Mel Colmcille Gerard Gibson (born January 3, 1956) is an American-Australian film actor, director, producer and screenwriter. He moved with his parents to Sydney when he was 12 years old and later studied acting at the National Institute of Dramatic Art.
Gibson broke through with the Australian cult classic Mad Max series and graduated to the A-List with Lethal Weapon in 1987. He went on to star in a number of films, usually appearing in action or comedic roles. The movies he has acted in have grossed more than two billion dollars in the US alone. In 1995 he directed and starred in the Academy Award-winning Braveheart, becoming the sixth actor-turned-filmmaker to receive an Academy Award for Best Director. Behind the scenes, Gibson was known as a Three Stooges fan and a notorious on-set prankster.
After 2002's Signs, Gibson withdrew from the Hollywood system and focused on his own self-financed productions. In 2004, he directed and produced The Passion of the Christ, a controversial but successful film that portrayed the last hours of the life of Jesus Christ. He followed up with another ambitious, self-financed project filmed in an obscure language, Apocalypto.
A devout Traditionalist Catholic, Gibson became more outspoken with his conservative religious and political beliefs after the release of Passion. He also came under fire with allegations of antisemitism and racism, fueled by his father's beliefs as well as comments he made during a DUI arrest. Gibson's controversial statements have made him the subject of frequent parody in the media and effectively ostracized him from the Hollywood system for years.
Gibson returned to the Hollywood scene in 2010 with a starring role in Edge of Darkness. Soon after the film was released, Gibson again drew controversy when his ex-girlfriend released recordings of his expletive and slur-laden phone conversations and also accused him of domestic abuse.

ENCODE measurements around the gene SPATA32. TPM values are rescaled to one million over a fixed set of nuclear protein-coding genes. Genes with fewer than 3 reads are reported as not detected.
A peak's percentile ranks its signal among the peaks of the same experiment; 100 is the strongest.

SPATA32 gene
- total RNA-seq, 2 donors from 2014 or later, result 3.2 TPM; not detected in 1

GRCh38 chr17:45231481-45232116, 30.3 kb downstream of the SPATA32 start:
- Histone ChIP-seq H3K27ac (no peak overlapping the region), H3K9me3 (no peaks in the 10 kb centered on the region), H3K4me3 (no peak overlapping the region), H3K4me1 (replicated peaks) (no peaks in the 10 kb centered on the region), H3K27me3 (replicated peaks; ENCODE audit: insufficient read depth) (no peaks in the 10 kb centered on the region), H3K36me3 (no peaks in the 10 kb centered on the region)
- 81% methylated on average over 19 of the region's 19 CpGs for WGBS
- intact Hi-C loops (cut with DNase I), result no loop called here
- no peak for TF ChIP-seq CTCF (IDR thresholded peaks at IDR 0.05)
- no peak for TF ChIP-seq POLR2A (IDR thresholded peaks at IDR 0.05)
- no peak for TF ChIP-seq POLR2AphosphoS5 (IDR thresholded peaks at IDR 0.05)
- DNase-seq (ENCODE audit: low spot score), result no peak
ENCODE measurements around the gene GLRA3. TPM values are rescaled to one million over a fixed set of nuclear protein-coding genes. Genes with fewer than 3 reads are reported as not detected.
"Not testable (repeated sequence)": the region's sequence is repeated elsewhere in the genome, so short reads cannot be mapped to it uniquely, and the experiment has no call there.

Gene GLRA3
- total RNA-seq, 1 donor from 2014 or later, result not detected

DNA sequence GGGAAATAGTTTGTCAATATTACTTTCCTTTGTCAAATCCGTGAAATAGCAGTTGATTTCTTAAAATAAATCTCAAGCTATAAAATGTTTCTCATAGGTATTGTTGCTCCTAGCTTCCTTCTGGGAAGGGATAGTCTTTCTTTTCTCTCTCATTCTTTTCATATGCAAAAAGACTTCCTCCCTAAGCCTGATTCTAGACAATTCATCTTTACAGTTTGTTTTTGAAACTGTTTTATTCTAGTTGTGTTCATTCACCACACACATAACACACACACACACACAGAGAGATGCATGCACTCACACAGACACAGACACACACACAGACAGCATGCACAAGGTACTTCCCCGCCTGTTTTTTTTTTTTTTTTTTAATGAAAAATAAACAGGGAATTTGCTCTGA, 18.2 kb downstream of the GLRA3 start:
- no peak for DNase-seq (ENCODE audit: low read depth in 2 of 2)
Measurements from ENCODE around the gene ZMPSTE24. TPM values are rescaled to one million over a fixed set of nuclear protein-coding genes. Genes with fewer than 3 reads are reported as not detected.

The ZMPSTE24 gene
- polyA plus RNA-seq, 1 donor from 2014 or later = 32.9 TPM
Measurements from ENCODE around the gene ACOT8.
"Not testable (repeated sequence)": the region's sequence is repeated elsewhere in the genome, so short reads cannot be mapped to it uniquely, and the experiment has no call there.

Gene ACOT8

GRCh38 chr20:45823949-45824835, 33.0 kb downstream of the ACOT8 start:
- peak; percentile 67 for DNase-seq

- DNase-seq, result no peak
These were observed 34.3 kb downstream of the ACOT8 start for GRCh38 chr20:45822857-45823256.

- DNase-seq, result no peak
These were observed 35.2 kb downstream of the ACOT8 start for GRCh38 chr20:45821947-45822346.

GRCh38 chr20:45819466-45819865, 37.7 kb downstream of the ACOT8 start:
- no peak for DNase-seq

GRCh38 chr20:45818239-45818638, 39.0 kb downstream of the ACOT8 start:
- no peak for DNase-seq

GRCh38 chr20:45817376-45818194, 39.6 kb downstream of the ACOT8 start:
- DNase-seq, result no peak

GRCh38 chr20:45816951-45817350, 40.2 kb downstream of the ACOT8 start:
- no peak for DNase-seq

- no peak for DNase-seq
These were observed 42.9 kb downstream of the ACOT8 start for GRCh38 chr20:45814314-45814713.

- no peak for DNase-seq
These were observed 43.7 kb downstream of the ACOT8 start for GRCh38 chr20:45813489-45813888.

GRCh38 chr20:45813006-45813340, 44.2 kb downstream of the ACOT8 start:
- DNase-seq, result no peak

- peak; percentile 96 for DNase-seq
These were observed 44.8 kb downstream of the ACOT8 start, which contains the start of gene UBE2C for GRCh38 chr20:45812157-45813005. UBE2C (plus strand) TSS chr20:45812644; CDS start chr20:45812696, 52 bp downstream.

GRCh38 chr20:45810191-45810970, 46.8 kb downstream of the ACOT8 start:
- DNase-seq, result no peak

His following film was The Beaver, which tells the story of a man whose life was ruined by alcohol and who finds a very unusual way to get his life back in order—by using a sock puppet beaver as a separate personality. The film was notable for its Reality Subtext, but did little to shift Gibson's career direction. Gibson's next film, Get the Gringo (titled How I Spent My Summer Vacation in some countries) started a small Renaissance. Though the film bypassed American cinemas and opened in the USA on DirectTV, it was well received and helped raise Gibson's stock. He followed up with Machete Kills and The Expendables 3 as the main villains. While no longer the draw he once was, he has managed to salvage his career to an extent. His fifth directorial effort, Hacksaw Ridge, was released in 2016 to critical and commercial success.
Mel Gibson films on TV Tropes:
- Mad Max (1979)
- Gallipoli (1981)
- The Year of Living Dangerously (1982)
- The Bounty (1984)
- Lethal Weapon series (1987, 1989, 1992, 1998)
- Bird on a Wire (1990)
- Maverick (1994)
- Braveheart (1995) (also directed)
- Casper (1995) (cameo)
- Pocahontas (1995) (voice)
- Ransom (1996)
- Conspiracy Theory (1997)
- Payback (1999)